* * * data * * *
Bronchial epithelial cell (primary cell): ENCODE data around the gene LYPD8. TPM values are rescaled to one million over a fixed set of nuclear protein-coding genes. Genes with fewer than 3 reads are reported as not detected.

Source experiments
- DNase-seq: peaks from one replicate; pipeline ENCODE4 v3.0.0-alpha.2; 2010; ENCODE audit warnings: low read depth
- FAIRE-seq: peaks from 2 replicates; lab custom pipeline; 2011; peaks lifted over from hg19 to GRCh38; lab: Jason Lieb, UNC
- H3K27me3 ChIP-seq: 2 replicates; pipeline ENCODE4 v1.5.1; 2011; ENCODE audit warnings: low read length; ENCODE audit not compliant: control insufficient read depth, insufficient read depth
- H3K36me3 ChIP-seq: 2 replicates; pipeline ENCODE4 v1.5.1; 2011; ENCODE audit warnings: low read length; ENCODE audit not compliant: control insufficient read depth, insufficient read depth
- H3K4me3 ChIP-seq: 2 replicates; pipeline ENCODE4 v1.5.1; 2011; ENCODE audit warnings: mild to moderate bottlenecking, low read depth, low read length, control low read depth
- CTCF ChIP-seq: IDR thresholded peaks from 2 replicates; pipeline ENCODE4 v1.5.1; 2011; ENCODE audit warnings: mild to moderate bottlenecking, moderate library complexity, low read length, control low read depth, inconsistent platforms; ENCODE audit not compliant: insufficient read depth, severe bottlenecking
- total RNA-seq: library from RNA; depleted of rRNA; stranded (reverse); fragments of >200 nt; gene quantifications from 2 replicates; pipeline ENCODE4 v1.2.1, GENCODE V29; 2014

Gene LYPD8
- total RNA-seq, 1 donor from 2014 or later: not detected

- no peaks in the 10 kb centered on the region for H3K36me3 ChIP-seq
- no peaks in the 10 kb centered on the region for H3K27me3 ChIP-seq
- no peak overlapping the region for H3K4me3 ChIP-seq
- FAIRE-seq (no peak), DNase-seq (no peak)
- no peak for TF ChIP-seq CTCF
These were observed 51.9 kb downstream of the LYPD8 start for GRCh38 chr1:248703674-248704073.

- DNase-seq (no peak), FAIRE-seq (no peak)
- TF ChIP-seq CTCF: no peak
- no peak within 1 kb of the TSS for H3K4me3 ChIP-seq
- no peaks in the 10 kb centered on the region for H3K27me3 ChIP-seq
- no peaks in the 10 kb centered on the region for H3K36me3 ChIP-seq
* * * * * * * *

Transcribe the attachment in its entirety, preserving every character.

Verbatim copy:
Bronchial epithelial cell (primary cell): ENCODE data around the gene LYPD8. TPM values are rescaled to one million over a fixed set of nuclear protein-coding genes. Genes with fewer than 3 reads are reported as not detected.

Source experiments
- DNase-seq: peaks from one replicate; pipeline ENCODE4 v3.0.0-alpha.2; 2010; ENCODE audit warnings: low read depth
- FAIRE-seq: peaks from 2 replicates; lab custom pipeline; 2011; peaks lifted over from hg19 to GRCh38; lab: Jason Lieb, UNC
- H3K27me3 ChIP-seq: 2 replicates; pipeline ENCODE4 v1.5.1; 2011; ENCODE audit warnings: low read length; ENCODE audit not compliant: control insufficient read depth, insufficient read depth
- H3K36me3 ChIP-seq: 2 replicates; pipeline ENCODE4 v1.5.1; 2011; ENCODE audit warnings: low read length; ENCODE audit not compliant: control insufficient read depth, insufficient read depth
- H3K4me3 ChIP-seq: 2 replicates; pipeline ENCODE4 v1.5.1; 2011; ENCODE audit warnings: mild to moderate bottlenecking, low read depth, low read length, control low read depth
- CTCF ChIP-seq: IDR thresholded peaks from 2 replicates; pipeline ENCODE4 v1.5.1; 2011; ENCODE audit warnings: mild to moderate bottlenecking, moderate library complexity, low read length, control low read depth, inconsistent platforms; ENCODE audit not compliant: insufficient read depth, severe bottlenecking
- total RNA-seq: library from RNA; depleted of rRNA; stranded (reverse); fragments of >200 nt; gene quantifications from 2 replicates; pipeline ENCODE4 v1.2.1, GENCODE V29; 2014

Gene LYPD8
- total RNA-seq, 1 donor from 2014 or later: not detected

- no peaks in the 10 kb centered on the region for H3K36me3 ChIP-seq
- no peaks in the 10 kb centered on the region for H3K27me3 ChIP-seq
- no peak overlapping the region for H3K4me3 ChIP-seq
- FAIRE-seq (no peak), DNase-seq (no peak)
- no peak for TF ChIP-seq CTCF
These were observed 51.9 kb downstream of the LYPD8 start for GRCh38 chr1:248703674-248704073.

- DNase-seq (no peak), FAIRE-seq (no peak)
- TF ChIP-seq CTCF: no peak
- no peak within 1 kb of the TSS for H3K4me3 ChIP-seq
- no peaks in the 10 kb centered on the region for H3K27me3 ChIP-seq
- no peaks in the 10 kb centered on the region for H3K36me3 ChIP-seq